A thornier issue is the victimisation of ex-combatants and whether they should be eligible for reparations. Combatants may not want to see themselves as victims when they suffer violations during combat; there is a growing literature around notions of honour, loyalty and masculinity to explain this. Nevertheless reparation policies often face the contentious issue of whether or not combatants should be included so as to avoid moral equivalence with those they victimised. In Peru and Colombia combatants who are victimised, such as suffering torture, sexual violence or being forcibly recruited as a child but demobilised as an adult, are excluded from reparations. This is problematic when reparations are intended to remedy and acknowledge violations, and reconstitute values of the rule of law, equality and human rights. Including such victimised combatants is not to detract from these individuals’ responsibility for victimising others, but to appreciate being a victim and a combatant are not black and white. People have complex conflict experiences that do not necessarily fit into neat boxes. Indeed disarmament, demobilisation, and reintegration programmes may not be set up to provide the services needed to victimised combatants, such as those who suffer from forced abortions in the FARC. As such, we need to think more broadly than reparations being the sole role of the state and victims only being civilians Non-state armed groups can play an important role in transitioning society from conflict, continuing to punish them may miss an opportunity to remedy some of the wrongs of the past.

News Roundup 16th April – 26th May

May 27, 2019

Here is a consolidated news roundup from 16th April to 26th May. From now, news roundups will once again be posted weekly.

16th April – 22nd April

Endgames & Affiliations: Explaining Differing Patterns of Behavior Between Islamist Groups

Warlord Haftar’s armed groups shower Tripoli neighbourhoods with indiscriminate rockets

Nearly 180 dead and 800 injured in Haftar’s assaults on Tripoli

Baluch insurgent group claims responsibility for killing 14 in Pakistan

Pakistan revisits the usefulness of ‘Armed Militias’ – For what?

How stolen weapons keep groups like Boko Haram in business

Rebels in southern Sudan announce halt to hostilities until July 31

Armed conflict reactivating throughout Colombia as peace process is crumbling

Nicaragua: State must put an end to a year of brutal repression

Videos appear to show armed militia detaining migrants at US-Mexico border

23rd April – 29th April

Militants ‘kill 22 Syrian government troops’ in Aleppo as Putin warns on Idlib

At least 17 killed in blast in Syria’s rebel-held Jisr al Shughour: rescue workers

Guards repel assault on Libya’s biggest oilfield as Tripoli battle rages

A women’s-rights activist is concerned about negotiations with the Taliban

UN: Pro-government forces kill more Afghans than armed groups

Sri Lanka: 15 dead in gun battle with bombing suspects

Mali’s rebel leaders face UN sanctions over continued attacks

Philippine communist rebels kill 6 soldiers, Military says

New IRA says Brexit has provided it with opportunity – Sunday Times

New I.R.A. apologizes for killing of journalist in Northern Ireland

30th April – 6th May

Turkey-backed Syrian rebels launch attack into Kurdish-held area

Watchdog: Hundreds of media workers killed in Syria

Turkish-backed militia releases leader of pro-Barzani faction in Syria’s Afrin

ISIL chief Abu Bakr al-Baghdadi appears in propaganda video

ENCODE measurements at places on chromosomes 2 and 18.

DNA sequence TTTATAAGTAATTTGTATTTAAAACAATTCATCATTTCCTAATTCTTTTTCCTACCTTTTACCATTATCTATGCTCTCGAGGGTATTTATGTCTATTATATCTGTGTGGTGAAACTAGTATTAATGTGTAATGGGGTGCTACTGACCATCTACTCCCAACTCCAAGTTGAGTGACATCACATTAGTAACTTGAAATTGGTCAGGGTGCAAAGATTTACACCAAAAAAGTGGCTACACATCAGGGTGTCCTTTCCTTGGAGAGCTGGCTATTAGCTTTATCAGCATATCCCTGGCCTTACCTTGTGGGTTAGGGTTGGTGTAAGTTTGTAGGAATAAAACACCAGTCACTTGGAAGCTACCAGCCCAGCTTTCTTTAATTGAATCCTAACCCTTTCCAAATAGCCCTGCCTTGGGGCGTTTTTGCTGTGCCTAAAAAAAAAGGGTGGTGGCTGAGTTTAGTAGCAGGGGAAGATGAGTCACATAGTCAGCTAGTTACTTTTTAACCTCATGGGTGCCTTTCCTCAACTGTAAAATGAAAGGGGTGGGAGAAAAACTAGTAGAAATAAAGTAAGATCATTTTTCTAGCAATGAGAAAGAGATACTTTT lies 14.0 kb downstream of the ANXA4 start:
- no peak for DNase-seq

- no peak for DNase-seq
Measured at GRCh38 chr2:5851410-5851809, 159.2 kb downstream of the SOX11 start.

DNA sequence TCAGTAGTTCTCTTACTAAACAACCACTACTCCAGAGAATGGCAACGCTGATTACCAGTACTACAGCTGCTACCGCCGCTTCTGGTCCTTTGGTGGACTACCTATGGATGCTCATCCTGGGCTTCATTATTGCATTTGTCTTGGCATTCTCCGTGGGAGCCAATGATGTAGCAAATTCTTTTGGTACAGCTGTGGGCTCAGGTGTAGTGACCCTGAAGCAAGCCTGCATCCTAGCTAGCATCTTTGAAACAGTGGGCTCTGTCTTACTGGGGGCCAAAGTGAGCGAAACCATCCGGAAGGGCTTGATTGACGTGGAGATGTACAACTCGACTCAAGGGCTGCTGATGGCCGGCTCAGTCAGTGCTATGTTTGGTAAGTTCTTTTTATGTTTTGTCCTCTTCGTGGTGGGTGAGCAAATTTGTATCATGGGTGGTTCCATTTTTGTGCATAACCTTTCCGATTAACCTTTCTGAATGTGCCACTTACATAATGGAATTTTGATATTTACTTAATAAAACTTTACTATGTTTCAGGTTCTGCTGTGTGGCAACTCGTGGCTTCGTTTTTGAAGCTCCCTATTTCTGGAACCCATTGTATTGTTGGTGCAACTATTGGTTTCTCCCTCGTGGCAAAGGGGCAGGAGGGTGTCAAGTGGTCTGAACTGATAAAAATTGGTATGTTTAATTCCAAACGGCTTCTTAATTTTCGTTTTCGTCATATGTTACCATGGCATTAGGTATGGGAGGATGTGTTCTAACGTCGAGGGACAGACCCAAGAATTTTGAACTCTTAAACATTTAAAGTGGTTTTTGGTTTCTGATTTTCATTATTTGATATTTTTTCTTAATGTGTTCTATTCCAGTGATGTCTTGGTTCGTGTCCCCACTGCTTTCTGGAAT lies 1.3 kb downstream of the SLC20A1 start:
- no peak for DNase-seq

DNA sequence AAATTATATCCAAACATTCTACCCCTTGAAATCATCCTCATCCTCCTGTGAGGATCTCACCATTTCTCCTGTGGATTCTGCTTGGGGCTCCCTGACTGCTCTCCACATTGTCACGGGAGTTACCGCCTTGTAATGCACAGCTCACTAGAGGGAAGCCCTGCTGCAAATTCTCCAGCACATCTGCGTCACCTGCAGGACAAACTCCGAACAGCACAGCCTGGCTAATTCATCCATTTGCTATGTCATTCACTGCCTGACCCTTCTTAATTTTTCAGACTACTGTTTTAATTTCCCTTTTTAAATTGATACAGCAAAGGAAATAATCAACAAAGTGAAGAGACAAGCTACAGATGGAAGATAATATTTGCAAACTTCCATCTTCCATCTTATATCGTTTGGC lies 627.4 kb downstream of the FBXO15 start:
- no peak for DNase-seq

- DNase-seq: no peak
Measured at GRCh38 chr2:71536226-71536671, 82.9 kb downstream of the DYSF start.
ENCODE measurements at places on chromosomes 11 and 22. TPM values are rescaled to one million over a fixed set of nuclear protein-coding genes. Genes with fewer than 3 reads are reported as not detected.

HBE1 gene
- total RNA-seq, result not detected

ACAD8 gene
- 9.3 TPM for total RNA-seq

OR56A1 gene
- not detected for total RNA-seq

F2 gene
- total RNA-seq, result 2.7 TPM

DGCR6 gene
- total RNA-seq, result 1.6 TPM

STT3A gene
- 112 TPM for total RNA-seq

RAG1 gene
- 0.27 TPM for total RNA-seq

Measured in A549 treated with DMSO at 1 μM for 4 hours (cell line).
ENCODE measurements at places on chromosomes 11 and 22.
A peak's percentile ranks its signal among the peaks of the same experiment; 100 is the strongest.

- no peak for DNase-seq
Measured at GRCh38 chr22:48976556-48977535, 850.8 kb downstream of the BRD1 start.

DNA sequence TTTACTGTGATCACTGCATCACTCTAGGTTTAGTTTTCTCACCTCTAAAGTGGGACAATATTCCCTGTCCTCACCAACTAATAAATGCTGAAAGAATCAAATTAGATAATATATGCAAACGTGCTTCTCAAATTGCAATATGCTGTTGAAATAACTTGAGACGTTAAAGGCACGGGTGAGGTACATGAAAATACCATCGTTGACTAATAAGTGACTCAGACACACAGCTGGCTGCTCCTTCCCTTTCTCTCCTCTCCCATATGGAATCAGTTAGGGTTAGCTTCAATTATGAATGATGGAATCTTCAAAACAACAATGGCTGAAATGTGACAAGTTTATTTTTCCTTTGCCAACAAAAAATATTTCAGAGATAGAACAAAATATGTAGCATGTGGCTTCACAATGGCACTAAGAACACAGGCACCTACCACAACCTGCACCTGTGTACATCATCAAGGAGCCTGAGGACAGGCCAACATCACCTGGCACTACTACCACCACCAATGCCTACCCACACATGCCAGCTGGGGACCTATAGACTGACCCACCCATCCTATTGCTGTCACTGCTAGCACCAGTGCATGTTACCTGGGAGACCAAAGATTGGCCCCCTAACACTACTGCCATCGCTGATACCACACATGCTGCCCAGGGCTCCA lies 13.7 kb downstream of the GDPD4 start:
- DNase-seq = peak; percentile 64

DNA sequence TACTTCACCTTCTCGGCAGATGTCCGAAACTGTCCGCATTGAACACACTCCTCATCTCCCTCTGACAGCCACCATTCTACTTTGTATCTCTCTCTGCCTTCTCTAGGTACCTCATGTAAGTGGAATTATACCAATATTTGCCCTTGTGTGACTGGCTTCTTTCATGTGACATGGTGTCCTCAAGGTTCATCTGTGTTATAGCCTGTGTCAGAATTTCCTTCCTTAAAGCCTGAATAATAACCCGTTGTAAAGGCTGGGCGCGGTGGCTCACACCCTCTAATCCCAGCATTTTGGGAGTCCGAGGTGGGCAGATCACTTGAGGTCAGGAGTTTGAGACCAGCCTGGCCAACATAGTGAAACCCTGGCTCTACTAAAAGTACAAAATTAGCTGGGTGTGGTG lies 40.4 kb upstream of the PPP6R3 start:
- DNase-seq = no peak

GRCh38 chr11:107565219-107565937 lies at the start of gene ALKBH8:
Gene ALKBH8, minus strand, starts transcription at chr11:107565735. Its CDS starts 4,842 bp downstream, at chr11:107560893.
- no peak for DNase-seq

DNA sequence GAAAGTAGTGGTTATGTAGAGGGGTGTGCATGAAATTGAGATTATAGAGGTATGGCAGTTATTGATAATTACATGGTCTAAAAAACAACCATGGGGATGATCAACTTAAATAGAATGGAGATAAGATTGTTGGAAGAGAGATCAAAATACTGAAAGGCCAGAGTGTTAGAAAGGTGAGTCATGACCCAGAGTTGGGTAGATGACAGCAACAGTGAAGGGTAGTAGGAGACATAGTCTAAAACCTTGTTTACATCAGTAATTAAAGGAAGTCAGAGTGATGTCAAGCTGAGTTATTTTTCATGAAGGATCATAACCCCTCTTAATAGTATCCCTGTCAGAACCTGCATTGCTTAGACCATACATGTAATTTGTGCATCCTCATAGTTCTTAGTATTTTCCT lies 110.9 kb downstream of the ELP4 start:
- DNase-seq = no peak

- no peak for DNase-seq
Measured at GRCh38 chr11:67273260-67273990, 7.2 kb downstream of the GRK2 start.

IS group claims deadly attack on Haftar training camp in Libya

UN puts Pakistani armed group chief Masood Azhar on ‘terror’ list

Barzani Foundation suspends aid in Shingal after PKK-affiliated armed group imprisons office head

Six killed in Burkina Faso church attack

Rwanda detains rebel leader from group behind deadly attacks: minister

Myanmar troops kill six, detain scores in Rakhine over suspected rebel links: military spokesman

7th May – 13th May

Syrian army attacks rebel stronghold: insurgent spokesman

Iraq: Confining families with alleged ISIS ties unlawful

The future is here, and it features hackers getting bombed

IEDs and the Maoist insurgency

Nearly 900 children released by north-east Nigeria armed group

Extrajudicial killing dims hopes for Colombia’s demobilized FARC

Violence continues to displace farmers in northern Colombia

‘Cowardly attack’ exposes Colombia activists in firing line

Venezuela: Who are the colectivos?

Failed Venezuela uprising benefits armed and criminal groups

14th May – 20th May

‘Flying Ginsu’ missile won’t resolve U.S. targeted killing controversy

Rebels say Syrian army fails to retake Latakia mountain

Egypt’s Sinai: At least 47 fighters, 5 troops killed in battle

A look at Iran’s regional proxy militias

Pakistan hotel cleared after insurgent attack kills five

Warring Shan armed groups agree to ceasefire

Schoolgirls used as human shields in Congo due to ‘magical powers’ – charities

Back to war: Colombia’s military reports 33% increase in combat kills, 52% increase in captured combatants

ELN still receiving payments from companies in Colombia

Duque is destroying Colombia’s peace process: Farc

21st May – 26th May

Turkey-backed fighters join forces with HTS rebels in Idlib

Dozens killed as rebels launch counterattack in Syria

International community condemns Haftar’s attack on Tripoli’s water

Unknown group claims Baghdad rocket attack as retaliation for Trump soldier pardon

Egypt kills suspected fighters a day after tourist bus bombing

Zakir Musa: Tensions in Kashmir after killing of top rebel

Militants kill at least 25 Nigerian soldiers, some civilians in ambush: sources

Fears of Ebola pandemic is violent attacks continue in DR Congo

Armed group kills 34 civilians in Central African Republic

In Colombia’s Tumaco, the war isn’t over, it’s just beginning